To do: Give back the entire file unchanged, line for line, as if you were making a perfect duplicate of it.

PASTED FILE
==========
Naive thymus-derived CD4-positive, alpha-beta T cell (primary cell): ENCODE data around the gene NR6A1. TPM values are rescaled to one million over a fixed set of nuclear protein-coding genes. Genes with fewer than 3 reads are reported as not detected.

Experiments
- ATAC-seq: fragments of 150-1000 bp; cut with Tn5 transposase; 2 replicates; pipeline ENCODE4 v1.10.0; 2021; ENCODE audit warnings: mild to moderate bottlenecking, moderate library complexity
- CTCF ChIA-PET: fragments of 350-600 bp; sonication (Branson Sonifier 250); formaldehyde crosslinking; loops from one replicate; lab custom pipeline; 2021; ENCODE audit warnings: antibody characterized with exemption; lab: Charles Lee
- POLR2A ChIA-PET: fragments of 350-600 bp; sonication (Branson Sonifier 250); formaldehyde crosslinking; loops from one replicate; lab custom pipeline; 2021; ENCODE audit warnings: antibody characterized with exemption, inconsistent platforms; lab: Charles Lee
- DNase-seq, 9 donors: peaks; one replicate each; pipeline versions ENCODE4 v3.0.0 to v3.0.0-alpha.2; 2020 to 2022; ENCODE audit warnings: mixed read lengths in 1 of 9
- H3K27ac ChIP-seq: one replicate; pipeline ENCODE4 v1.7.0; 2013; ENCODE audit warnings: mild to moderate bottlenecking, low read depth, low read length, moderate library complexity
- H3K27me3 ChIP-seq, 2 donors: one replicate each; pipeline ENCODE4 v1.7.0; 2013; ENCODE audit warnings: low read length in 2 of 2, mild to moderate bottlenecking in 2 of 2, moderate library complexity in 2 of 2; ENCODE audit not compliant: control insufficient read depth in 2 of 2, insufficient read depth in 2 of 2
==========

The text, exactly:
Naive thymus-derived CD4-positive, alpha-beta T cell (primary cell): ENCODE data around the gene NR6A1. TPM values are rescaled to one million over a fixed set of nuclear protein-coding genes. Genes with fewer than 3 reads are reported as not detected.

Experiments
- ATAC-seq: fragments of 150-1000 bp; cut with Tn5 transposase; 2 replicates; pipeline ENCODE4 v1.10.0; 2021; ENCODE audit warnings: mild to moderate bottlenecking, moderate library complexity
- CTCF ChIA-PET: fragments of 350-600 bp; sonication (Branson Sonifier 250); formaldehyde crosslinking; loops from one replicate; lab custom pipeline; 2021; ENCODE audit warnings: antibody characterized with exemption; lab: Charles Lee
- POLR2A ChIA-PET: fragments of 350-600 bp; sonication (Branson Sonifier 250); formaldehyde crosslinking; loops from one replicate; lab custom pipeline; 2021; ENCODE audit warnings: antibody characterized with exemption, inconsistent platforms; lab: Charles Lee
- DNase-seq, 9 donors: peaks; one replicate each; pipeline versions ENCODE4 v3.0.0 to v3.0.0-alpha.2; 2020 to 2022; ENCODE audit warnings: mixed read lengths in 1 of 9
- H3K27ac ChIP-seq: one replicate; pipeline ENCODE4 v1.7.0; 2013; ENCODE audit warnings: mild to moderate bottlenecking, low read depth, low read length, moderate library complexity
- H3K27me3 ChIP-seq, 2 donors: one replicate each; pipeline ENCODE4 v1.7.0; 2013; ENCODE audit warnings: low read length in 2 of 2, mild to moderate bottlenecking in 2 of 2, moderate library complexity in 2 of 2; ENCODE audit not compliant: control insufficient read depth in 2 of 2, insufficient read depth in 2 of 2